Halloween truth at the heart of the scare

The scariest part of Halloween is the simple truth that people die.

Russell Shaw, 1948-2008The scariest part of Halloween is the simple truth that people die.

It falls on the Catholic calendar right before All Saint's Day, celebrating the passing of those the Church considers hallowed. All Hallows Eve. Which is followed by All Soul's Day, which celebrates everyone who has died.

I was brought close to this truth three times this last year. My father-in-law, my close friend Russell Shaw, and then my mother-in-law all passed away.

And I haven't been feeling too nifty myself. After 50 the weight of time starts getting heavy. My hypertension forces me into long naps, my bike rides leave me tired, and good habits don't seem to bring the benefits they once did.

No matter how good your health care, no matter how well you live, no matter how good you are, death is waiting for you. No way to tell when or where or how, but it's waiting out there. And no one knows what follows, although all religious people have their ideas about it.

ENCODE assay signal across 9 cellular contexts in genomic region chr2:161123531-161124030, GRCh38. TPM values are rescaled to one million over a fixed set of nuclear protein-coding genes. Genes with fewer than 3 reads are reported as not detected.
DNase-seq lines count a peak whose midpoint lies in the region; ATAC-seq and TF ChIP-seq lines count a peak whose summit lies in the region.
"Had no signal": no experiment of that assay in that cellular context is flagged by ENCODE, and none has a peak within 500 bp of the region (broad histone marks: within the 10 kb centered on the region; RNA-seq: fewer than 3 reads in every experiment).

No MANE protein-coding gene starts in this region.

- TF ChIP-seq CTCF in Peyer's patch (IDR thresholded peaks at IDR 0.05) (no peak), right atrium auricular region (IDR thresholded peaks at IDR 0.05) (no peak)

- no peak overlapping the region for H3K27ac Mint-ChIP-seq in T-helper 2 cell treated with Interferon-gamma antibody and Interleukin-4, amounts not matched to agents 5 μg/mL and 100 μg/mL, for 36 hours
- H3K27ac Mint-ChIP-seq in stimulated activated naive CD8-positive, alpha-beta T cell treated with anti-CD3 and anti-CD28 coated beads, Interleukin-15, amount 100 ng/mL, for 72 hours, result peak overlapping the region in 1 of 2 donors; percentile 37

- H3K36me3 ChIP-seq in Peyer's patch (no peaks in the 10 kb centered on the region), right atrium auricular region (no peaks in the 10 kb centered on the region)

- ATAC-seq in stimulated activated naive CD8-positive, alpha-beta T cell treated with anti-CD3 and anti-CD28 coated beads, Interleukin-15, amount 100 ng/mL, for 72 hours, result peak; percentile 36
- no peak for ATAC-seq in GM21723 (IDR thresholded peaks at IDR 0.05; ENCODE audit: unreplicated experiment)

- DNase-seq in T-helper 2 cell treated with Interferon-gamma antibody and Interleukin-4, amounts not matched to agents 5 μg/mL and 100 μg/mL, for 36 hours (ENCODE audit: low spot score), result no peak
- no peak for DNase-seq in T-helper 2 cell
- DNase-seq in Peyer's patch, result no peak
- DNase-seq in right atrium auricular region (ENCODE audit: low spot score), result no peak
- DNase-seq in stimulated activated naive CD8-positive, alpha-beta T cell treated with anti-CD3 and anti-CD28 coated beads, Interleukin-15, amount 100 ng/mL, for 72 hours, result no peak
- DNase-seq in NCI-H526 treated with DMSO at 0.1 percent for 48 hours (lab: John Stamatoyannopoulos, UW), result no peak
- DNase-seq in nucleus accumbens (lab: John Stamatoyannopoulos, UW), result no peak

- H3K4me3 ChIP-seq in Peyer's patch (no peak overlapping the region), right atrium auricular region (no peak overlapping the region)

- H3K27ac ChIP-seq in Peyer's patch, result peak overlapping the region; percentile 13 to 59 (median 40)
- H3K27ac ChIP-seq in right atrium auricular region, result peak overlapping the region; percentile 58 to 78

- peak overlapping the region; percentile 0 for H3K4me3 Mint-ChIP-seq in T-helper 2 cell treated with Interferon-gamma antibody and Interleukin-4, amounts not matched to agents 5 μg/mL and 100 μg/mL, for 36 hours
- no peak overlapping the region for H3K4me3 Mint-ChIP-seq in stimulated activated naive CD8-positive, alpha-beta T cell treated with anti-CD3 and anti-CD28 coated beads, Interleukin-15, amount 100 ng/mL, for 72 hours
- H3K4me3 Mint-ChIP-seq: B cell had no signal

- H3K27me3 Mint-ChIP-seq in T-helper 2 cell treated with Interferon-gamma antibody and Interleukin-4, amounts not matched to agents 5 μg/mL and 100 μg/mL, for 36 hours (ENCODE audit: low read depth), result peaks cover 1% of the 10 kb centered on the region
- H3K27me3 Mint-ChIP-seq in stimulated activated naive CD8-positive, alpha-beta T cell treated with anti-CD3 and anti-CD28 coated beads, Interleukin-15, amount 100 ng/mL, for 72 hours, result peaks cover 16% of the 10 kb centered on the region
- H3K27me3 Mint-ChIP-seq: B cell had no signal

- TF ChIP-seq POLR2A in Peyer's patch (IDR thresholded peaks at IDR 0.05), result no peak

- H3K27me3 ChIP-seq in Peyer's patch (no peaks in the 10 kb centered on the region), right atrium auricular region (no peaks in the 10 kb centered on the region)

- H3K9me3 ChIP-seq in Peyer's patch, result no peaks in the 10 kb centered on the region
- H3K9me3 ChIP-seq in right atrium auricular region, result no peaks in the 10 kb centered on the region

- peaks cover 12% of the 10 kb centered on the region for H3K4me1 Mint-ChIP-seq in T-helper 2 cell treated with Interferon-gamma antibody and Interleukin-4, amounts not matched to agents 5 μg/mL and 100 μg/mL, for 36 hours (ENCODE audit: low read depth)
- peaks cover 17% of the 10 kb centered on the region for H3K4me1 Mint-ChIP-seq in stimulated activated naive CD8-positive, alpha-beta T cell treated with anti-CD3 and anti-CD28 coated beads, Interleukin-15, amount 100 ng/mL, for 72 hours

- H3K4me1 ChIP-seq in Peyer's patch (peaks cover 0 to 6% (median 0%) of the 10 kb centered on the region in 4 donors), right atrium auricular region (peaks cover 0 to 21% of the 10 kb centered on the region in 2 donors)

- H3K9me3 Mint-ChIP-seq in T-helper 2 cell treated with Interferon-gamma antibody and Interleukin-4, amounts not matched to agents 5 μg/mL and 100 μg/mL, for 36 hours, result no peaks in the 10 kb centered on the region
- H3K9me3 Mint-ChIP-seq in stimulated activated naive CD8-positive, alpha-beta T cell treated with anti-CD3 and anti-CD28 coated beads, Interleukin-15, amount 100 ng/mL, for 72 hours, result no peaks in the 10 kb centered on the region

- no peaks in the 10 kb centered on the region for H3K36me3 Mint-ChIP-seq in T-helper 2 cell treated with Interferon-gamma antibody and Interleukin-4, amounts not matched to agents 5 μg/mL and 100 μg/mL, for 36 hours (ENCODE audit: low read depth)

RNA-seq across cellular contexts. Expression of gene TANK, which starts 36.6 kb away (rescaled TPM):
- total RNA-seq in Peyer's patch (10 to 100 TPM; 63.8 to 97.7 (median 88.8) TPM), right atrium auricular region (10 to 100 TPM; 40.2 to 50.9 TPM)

Scary stuff.

Halloween gives us a chance to laugh at it all, to wear costumes, to play at fear. I have noticed younger families around me have gotten heavily into it, with front yard displays which rival what they put out at Christmas, and parties rivaling New Year's.

Nothing wrong with any of that. I'll just get less of a kick out of this year's celebration, knowing the truth, missing my friend and some of the best people I've ever known.

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